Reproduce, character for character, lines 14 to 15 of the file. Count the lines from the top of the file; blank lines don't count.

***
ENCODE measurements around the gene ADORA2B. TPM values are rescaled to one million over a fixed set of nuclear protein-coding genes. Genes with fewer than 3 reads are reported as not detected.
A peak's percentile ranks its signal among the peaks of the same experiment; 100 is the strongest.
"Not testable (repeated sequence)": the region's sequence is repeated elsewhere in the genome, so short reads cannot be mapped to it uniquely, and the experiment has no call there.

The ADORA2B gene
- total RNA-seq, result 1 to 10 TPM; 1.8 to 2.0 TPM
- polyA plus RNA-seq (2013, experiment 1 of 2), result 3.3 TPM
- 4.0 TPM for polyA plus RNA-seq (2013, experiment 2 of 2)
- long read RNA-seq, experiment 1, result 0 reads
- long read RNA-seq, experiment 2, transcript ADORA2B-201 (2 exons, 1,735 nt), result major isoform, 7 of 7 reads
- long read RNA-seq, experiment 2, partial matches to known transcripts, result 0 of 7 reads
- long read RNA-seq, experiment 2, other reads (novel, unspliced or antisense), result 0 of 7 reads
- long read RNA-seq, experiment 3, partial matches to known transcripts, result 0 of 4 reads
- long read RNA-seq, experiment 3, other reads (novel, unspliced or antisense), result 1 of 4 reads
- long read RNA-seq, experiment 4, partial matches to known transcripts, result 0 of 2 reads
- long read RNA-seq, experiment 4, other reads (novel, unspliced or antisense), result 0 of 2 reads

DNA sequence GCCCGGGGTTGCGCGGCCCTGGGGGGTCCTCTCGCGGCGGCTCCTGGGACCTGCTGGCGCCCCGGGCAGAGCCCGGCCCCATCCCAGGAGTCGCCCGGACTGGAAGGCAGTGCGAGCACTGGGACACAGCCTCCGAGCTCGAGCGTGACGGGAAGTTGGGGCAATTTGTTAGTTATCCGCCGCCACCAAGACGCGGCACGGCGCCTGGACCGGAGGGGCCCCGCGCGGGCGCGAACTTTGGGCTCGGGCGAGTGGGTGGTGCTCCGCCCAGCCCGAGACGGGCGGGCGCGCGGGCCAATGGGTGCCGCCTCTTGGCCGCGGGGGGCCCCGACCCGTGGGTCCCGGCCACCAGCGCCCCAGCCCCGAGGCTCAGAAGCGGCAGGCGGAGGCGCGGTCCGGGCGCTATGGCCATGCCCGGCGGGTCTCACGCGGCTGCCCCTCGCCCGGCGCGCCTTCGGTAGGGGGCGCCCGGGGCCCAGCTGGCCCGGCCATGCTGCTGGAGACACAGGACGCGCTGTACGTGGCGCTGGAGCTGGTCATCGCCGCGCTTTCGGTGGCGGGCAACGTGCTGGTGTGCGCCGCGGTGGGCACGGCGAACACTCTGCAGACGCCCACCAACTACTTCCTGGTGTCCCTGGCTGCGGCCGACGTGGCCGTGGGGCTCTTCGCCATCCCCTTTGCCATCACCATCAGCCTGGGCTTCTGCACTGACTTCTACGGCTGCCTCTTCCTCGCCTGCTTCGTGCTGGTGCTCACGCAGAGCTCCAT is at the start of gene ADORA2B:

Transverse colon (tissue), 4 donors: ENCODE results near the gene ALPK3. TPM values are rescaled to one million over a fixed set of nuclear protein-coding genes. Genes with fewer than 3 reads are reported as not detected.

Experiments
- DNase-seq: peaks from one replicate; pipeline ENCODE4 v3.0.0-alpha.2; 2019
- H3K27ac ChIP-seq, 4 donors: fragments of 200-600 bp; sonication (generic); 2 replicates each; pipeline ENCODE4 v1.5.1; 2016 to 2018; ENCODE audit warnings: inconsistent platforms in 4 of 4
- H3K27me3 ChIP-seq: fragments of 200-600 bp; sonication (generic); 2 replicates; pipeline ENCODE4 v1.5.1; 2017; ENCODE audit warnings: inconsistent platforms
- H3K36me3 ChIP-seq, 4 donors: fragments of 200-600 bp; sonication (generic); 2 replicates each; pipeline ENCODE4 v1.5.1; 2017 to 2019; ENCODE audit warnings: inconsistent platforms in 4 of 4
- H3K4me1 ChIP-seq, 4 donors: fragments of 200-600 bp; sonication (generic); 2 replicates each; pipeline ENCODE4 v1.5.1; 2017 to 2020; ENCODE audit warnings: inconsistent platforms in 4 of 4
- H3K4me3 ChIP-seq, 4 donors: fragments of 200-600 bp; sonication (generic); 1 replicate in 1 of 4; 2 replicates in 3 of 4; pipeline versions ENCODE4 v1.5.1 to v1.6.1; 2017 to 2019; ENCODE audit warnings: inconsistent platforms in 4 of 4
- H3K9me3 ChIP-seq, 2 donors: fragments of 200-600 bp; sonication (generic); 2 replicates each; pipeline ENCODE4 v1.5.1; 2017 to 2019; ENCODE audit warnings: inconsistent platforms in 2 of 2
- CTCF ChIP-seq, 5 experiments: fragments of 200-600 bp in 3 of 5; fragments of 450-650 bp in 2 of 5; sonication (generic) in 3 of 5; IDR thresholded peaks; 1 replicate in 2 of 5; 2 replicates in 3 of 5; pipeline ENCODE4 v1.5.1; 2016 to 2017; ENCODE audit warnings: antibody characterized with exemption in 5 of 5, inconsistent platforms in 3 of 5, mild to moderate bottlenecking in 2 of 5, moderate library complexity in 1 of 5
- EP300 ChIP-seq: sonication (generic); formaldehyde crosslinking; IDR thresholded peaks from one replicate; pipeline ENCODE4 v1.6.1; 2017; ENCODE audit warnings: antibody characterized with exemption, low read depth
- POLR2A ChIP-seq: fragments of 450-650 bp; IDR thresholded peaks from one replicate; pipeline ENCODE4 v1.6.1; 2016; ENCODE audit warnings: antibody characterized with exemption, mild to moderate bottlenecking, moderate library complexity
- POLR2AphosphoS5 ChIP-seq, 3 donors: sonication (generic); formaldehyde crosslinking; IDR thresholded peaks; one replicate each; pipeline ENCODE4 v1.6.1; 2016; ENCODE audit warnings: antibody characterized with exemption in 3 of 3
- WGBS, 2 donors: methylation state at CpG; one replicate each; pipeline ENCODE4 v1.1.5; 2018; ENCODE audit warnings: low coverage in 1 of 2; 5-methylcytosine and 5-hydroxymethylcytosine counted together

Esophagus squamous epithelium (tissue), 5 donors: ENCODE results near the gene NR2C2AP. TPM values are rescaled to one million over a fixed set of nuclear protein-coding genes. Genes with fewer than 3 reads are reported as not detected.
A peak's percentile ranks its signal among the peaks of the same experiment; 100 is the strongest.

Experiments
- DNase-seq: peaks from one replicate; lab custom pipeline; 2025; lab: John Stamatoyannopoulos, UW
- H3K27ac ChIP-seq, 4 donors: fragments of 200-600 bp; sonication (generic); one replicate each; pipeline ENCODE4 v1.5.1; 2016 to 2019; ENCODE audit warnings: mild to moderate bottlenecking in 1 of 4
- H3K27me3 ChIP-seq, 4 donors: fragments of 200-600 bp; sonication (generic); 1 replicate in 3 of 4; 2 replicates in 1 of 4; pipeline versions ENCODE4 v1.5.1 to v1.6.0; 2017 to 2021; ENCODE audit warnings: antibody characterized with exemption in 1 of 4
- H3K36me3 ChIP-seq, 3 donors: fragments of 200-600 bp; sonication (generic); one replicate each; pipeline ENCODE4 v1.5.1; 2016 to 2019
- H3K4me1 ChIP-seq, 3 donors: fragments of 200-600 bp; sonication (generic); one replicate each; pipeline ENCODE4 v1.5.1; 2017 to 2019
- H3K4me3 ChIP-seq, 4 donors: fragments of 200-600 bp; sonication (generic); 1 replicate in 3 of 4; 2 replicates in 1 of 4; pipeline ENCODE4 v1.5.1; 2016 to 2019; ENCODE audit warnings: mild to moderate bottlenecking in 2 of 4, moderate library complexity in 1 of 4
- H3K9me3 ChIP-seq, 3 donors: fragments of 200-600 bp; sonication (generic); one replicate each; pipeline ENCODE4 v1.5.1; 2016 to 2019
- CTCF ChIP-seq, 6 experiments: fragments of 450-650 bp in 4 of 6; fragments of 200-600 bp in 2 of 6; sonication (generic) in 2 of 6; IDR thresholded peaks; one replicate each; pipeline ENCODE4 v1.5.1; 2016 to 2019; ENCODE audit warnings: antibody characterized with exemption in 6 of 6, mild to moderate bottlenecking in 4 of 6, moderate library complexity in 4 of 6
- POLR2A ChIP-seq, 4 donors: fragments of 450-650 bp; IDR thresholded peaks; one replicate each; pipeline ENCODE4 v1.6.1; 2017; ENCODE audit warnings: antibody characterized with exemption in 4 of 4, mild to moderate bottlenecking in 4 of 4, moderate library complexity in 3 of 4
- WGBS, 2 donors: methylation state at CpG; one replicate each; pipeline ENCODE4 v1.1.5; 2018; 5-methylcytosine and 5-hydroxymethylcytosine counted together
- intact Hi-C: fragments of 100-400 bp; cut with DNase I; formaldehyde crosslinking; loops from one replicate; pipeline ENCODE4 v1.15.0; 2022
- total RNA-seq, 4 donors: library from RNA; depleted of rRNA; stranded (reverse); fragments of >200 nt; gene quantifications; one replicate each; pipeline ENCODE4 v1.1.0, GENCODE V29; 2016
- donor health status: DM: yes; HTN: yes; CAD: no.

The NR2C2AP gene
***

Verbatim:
- long read RNA-seq, experiment 4, partial matches to known transcripts, result 0 of 2 reads
- long read RNA-seq, experiment 4, other reads (novel, unspliced or antisense), result 0 of 2 reads